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INTRODUCTION

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Mycoplasmas are bacteria that make up 1 genus of a special class called Mollicutes. The species are widespread in nature and can affect humans, plants, and animals. They are the smallest self-replicating microorganisms (0.2 μm) and are capable of a cell-free existence. A small genome and limited biosynthetic capabilities are responsible for their biological characteristics and requirements for complex growth media.

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Mycoplasmas are unique from other bacteria due to their lack of cell wall around the cell membrane. Lack of rigid cell walls allows them to be presented in pleomorphic shapes not susceptible to antibiotics that inhibit cell wall synthesis like penicillins and other β-lactam antibiotics, and they are unaffected by the Gram staining method. There are over 120 Mycoplasma species, of which 14 have been isolated in humans. The most common species causing disease in humans include Mycoplasma pneumoniae, Mycoplasma hominis, and Mycoplasma genitalium.

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The best-characterized human Mycoplasma disease is respiratory tract infection due to M pneumoniae, a prominent cause of the atypical pneumonia syndrome. M hominis, another member of the genus, is associated with a variety of genitourinary and perinatal conditions, including postpartum maternal sepsis, neonatal skin infections, meningitis, and bacteremia. Problems associated with M genitalium include pelvic inflammatory disease, salpingitis, and nongonococcal urethritis in sexually active individuals.

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MYCOPLASMA PNEUMONIAE

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PATHOGENESIS AND EPIDEMIOLOGY

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The most common route of transmission of M pneumoniae from person to person is by inhalation of respiratory droplets expelled through coughing. During infection, M pneumoniae can be found within the mucosal secretions from the nose, throat, and trachea. Upon reaching the respiratory tract epithelium, it attaches to the host cell using a specialized terminal tip structure. P1 and other supporting proteins (eg, P30, P40, and P90) promote adhesion and binding to host cells via sialic acid receptors. Damage to host cells is related to hydrogen peroxide and superoxide radicals interacting with host cell toxins leading to deterioration of epithelial cells and their associated cilia and, ultimately, cell lysis. A potential candidate protein of M pneumoniae that may be involved in causing direct damage to the respiratory tract is a pertussis toxin–like protein termed community-acquired respiratory distress syndrome (CARDS) toxin.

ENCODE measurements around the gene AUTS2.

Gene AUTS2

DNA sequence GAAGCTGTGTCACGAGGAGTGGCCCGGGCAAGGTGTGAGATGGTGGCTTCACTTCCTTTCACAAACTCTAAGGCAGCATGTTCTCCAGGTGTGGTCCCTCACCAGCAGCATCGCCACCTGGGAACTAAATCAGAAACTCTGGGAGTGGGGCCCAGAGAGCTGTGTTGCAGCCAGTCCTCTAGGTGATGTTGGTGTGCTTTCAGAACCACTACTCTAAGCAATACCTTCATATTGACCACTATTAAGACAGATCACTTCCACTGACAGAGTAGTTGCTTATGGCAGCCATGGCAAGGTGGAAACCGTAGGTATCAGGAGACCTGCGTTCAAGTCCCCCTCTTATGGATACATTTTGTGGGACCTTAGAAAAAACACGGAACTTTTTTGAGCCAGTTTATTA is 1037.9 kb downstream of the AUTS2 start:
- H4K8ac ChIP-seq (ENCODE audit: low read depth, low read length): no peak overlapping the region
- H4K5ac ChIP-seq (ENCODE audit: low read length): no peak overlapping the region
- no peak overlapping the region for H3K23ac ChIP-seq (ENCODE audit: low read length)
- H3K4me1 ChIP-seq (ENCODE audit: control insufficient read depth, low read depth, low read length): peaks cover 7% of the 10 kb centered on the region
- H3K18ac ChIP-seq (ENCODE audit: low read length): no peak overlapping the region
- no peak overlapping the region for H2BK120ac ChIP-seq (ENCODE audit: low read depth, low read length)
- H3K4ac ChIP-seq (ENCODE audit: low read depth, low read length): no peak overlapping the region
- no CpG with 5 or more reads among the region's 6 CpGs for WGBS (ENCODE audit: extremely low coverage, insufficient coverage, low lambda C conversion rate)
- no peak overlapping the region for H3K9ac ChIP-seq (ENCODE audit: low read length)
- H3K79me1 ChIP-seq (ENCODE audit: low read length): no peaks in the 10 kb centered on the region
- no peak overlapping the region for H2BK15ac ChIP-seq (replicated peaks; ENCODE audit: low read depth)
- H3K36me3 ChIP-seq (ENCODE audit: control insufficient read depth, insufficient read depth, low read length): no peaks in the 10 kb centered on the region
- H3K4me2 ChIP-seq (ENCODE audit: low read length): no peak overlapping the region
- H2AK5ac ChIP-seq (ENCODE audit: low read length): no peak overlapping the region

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Various reports state that the most distinguishable pathologic feature is an increase of plasma cell–rich lymphocytic infiltration in the peribronchovascular areas with accumulation of macrophages, neutrophils, and lymphocytes in the alveolar spaces. The immunologic response following infection and the immunity of the host generate an inflammatory reaction that plays an important role in the progression of M pneumoniae pulmonary and extrapulmonary manifestations.

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M pneumoniae infection can occur throughout life and mainly infects the upper and lower respiratory tracts of children and adults worldwide. It is most common in school-aged children and young adults. Gender and race do not appear to play a role. M pneumoniae causes an estimated 20% to ...

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